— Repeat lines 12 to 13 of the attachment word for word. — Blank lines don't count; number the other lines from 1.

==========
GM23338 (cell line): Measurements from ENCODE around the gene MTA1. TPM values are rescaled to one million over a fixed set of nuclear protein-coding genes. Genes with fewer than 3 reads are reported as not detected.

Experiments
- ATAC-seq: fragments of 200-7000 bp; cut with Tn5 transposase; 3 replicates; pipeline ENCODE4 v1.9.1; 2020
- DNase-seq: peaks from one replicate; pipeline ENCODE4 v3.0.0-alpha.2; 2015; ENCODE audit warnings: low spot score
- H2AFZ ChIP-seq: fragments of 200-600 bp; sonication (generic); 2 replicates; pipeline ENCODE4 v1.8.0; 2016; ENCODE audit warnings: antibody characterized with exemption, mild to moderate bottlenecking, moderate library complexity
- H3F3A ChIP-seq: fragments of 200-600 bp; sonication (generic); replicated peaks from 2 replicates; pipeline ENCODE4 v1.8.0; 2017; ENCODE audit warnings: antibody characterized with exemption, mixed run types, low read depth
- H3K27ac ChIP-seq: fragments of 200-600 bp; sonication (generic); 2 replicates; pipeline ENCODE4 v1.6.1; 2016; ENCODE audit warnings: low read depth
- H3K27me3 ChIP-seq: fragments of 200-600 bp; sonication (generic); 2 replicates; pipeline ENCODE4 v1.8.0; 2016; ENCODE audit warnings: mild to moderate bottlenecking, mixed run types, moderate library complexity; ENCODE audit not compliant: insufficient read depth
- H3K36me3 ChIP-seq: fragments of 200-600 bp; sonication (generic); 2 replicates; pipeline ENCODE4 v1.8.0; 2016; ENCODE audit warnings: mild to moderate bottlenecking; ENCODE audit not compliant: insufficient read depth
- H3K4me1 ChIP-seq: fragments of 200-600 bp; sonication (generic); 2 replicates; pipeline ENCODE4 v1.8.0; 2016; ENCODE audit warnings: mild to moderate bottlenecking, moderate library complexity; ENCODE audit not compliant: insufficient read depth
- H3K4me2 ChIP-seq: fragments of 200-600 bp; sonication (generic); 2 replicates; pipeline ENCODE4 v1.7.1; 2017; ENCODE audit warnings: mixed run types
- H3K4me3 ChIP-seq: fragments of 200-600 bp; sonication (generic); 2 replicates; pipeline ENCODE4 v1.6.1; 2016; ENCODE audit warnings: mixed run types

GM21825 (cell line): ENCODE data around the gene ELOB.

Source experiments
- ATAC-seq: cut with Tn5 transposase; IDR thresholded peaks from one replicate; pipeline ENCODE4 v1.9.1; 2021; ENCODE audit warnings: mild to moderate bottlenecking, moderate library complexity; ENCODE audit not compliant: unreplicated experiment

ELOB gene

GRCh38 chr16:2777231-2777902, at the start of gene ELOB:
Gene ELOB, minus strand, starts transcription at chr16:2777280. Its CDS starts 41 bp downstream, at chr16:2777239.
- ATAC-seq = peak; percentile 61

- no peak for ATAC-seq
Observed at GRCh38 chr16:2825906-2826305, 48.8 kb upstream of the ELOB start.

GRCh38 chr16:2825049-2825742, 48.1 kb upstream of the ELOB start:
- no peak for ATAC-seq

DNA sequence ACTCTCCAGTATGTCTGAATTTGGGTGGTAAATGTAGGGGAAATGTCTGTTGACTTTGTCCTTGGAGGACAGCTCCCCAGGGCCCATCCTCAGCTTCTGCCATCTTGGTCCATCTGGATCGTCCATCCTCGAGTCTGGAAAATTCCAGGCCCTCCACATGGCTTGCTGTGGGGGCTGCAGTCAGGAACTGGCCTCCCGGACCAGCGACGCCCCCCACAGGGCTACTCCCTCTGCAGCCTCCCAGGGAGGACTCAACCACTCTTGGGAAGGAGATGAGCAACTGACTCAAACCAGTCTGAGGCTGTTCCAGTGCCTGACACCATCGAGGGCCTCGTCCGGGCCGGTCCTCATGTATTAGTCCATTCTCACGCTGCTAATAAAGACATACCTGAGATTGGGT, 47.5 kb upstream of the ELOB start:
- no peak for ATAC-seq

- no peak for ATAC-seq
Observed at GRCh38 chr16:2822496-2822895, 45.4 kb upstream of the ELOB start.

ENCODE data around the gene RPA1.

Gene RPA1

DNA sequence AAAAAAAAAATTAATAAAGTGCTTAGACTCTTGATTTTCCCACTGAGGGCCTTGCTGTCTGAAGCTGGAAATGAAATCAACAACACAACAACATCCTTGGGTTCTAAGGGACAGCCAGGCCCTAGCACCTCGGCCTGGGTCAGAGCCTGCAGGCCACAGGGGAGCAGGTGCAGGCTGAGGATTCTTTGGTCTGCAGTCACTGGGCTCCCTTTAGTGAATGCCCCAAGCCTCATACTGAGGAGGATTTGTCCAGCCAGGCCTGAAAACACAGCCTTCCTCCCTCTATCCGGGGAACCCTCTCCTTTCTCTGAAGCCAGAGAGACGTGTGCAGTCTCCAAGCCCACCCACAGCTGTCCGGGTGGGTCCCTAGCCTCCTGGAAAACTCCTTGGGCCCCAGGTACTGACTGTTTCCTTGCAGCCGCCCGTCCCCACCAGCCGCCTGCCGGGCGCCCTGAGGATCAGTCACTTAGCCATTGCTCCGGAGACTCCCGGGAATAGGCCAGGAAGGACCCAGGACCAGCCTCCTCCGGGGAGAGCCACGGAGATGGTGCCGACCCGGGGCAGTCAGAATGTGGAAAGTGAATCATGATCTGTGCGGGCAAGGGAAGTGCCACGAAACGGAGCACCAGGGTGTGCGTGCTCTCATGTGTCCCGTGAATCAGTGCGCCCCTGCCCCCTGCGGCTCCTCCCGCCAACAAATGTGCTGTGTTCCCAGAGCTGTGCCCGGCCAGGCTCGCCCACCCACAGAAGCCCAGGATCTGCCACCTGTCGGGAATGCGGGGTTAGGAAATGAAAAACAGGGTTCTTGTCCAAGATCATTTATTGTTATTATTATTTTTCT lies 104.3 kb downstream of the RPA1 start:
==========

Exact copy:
- H3K4me3 ChIP-seq: fragments of 200-600 bp; sonication (generic); 2 replicates; pipeline ENCODE4 v1.6.1; 2016; ENCODE audit warnings: mixed run types

GM21825 (cell line): ENCODE data around the gene ELOB.